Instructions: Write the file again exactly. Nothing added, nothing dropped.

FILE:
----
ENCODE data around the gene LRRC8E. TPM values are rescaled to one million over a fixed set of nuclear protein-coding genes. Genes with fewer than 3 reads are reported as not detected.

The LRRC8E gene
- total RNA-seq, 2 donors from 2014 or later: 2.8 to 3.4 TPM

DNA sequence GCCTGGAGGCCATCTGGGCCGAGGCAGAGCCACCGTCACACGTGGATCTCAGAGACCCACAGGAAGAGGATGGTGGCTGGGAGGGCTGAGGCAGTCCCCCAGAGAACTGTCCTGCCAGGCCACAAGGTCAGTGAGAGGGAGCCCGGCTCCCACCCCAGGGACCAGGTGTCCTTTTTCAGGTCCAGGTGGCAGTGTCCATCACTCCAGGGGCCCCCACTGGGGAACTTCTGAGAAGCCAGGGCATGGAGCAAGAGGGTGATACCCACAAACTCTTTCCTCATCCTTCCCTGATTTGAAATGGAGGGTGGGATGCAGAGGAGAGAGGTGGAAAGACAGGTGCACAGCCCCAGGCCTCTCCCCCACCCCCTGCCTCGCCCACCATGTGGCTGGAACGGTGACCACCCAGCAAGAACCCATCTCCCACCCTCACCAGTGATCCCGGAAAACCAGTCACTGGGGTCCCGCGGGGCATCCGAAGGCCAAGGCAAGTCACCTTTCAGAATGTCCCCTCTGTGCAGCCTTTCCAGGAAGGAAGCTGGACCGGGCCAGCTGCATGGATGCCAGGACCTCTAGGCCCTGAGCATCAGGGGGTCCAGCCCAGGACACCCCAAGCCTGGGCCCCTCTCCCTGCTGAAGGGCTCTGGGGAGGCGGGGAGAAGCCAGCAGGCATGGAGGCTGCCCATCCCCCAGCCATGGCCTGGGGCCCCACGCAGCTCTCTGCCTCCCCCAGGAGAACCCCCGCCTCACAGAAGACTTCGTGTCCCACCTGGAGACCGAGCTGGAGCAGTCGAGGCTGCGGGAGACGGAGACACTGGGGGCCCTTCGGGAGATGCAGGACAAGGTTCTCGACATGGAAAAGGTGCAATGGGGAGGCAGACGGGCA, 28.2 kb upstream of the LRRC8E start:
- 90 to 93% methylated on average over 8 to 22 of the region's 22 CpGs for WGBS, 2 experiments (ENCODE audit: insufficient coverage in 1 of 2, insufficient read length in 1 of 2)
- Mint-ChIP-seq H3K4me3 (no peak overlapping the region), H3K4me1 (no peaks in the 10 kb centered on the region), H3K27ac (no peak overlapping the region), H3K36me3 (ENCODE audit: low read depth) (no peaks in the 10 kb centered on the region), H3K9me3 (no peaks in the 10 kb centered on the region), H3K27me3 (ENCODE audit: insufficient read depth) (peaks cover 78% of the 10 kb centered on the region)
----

ENCODE data around the gene LRRC8E. TPM values are rescaled to one million over a fixed set of nuclear protein-coding genes. Genes with fewer than 3 reads are reported as not detected.

The LRRC8E gene
- total RNA-seq, 2 donors from 2014 or later: 2.8 to 3.4 TPM

DNA sequence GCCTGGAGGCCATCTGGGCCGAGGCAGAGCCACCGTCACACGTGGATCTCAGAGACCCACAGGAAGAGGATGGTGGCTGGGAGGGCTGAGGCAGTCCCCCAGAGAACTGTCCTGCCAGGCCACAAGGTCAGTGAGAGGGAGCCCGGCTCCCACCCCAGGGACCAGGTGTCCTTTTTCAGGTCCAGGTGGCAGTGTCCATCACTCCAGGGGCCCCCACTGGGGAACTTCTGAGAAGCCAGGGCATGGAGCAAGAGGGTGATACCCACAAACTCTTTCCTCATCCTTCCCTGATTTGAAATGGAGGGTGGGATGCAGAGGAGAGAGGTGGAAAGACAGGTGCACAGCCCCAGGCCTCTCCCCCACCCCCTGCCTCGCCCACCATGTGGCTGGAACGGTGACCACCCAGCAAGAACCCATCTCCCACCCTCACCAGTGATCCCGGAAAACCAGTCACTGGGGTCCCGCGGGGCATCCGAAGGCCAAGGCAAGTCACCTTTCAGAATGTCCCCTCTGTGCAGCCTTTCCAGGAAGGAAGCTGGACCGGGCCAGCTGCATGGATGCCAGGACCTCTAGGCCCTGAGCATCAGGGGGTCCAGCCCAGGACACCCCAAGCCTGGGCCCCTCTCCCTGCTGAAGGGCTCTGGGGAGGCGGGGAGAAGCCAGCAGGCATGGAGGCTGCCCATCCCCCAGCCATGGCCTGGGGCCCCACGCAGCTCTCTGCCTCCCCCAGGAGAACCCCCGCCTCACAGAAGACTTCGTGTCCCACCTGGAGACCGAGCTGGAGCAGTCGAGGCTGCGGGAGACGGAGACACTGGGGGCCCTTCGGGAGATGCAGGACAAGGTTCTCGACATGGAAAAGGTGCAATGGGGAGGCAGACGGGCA, 28.2 kb upstream of the LRRC8E start:
- 90 to 93% methylated on average over 8 to 22 of the region's 22 CpGs for WGBS, 2 experiments (ENCODE audit: insufficient coverage in 1 of 2, insufficient read length in 1 of 2)
- Mint-ChIP-seq H3K4me3 (no peak overlapping the region), H3K4me1 (no peaks in the 10 kb centered on the region), H3K27ac (no peak overlapping the region), H3K36me3 (ENCODE audit: low read depth) (no peaks in the 10 kb centered on the region), H3K9me3 (no peaks in the 10 kb centered on the region), H3K27me3 (ENCODE audit: insufficient read depth) (peaks cover 78% of the 10 kb centered on the region)